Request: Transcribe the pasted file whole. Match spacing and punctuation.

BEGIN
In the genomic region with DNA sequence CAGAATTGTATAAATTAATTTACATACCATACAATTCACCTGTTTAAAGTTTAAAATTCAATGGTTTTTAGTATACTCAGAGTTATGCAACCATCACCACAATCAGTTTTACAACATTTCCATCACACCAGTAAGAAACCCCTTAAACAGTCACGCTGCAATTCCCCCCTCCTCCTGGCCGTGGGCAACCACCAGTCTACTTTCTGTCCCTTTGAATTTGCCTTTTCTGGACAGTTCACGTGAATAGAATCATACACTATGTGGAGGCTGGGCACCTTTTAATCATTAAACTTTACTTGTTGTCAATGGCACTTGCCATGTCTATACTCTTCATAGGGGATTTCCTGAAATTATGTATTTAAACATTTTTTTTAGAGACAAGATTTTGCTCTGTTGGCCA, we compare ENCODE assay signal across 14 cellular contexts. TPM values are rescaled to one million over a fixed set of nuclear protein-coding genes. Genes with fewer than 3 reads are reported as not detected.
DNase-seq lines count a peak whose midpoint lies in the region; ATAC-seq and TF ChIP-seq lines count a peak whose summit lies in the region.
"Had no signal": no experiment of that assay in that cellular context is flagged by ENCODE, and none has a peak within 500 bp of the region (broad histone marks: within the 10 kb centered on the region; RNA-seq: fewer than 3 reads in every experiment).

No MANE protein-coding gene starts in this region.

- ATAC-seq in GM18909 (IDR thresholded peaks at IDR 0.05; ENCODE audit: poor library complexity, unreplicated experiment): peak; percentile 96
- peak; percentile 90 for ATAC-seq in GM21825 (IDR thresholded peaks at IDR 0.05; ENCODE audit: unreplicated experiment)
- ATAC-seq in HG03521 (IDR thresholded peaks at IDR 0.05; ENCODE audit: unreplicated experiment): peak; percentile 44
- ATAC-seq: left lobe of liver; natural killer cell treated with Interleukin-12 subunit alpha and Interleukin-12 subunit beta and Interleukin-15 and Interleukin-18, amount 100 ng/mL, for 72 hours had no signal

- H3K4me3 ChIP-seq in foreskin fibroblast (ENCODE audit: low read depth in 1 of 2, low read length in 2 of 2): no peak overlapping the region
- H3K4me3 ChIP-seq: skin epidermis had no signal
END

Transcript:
In the genomic region with DNA sequence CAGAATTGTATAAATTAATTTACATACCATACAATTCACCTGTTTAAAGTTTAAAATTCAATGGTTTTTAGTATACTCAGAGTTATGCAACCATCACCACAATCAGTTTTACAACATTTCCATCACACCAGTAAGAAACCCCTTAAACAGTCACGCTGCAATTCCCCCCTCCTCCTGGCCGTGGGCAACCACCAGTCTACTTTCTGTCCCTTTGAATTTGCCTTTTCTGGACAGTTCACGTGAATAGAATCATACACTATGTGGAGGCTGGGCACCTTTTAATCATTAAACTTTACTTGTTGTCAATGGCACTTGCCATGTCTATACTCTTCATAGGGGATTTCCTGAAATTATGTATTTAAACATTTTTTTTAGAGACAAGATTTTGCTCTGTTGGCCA, we compare ENCODE assay signal across 14 cellular contexts. TPM values are rescaled to one million over a fixed set of nuclear protein-coding genes. Genes with fewer than 3 reads are reported as not detected.
DNase-seq lines count a peak whose midpoint lies in the region; ATAC-seq and TF ChIP-seq lines count a peak whose summit lies in the region.
"Had no signal": no experiment of that assay in that cellular context is flagged by ENCODE, and none has a peak within 500 bp of the region (broad histone marks: within the 10 kb centered on the region; RNA-seq: fewer than 3 reads in every experiment).

No MANE protein-coding gene starts in this region.

- ATAC-seq in GM18909 (IDR thresholded peaks at IDR 0.05; ENCODE audit: poor library complexity, unreplicated experiment): peak; percentile 96
- peak; percentile 90 for ATAC-seq in GM21825 (IDR thresholded peaks at IDR 0.05; ENCODE audit: unreplicated experiment)
- ATAC-seq in HG03521 (IDR thresholded peaks at IDR 0.05; ENCODE audit: unreplicated experiment): peak; percentile 44
- ATAC-seq: left lobe of liver; natural killer cell treated with Interleukin-12 subunit alpha and Interleukin-12 subunit beta and Interleukin-15 and Interleukin-18, amount 100 ng/mL, for 72 hours had no signal

- H3K4me3 ChIP-seq in foreskin fibroblast (ENCODE audit: low read depth in 1 of 2, low read length in 2 of 2): no peak overlapping the region
- H3K4me3 ChIP-seq: skin epidermis had no signal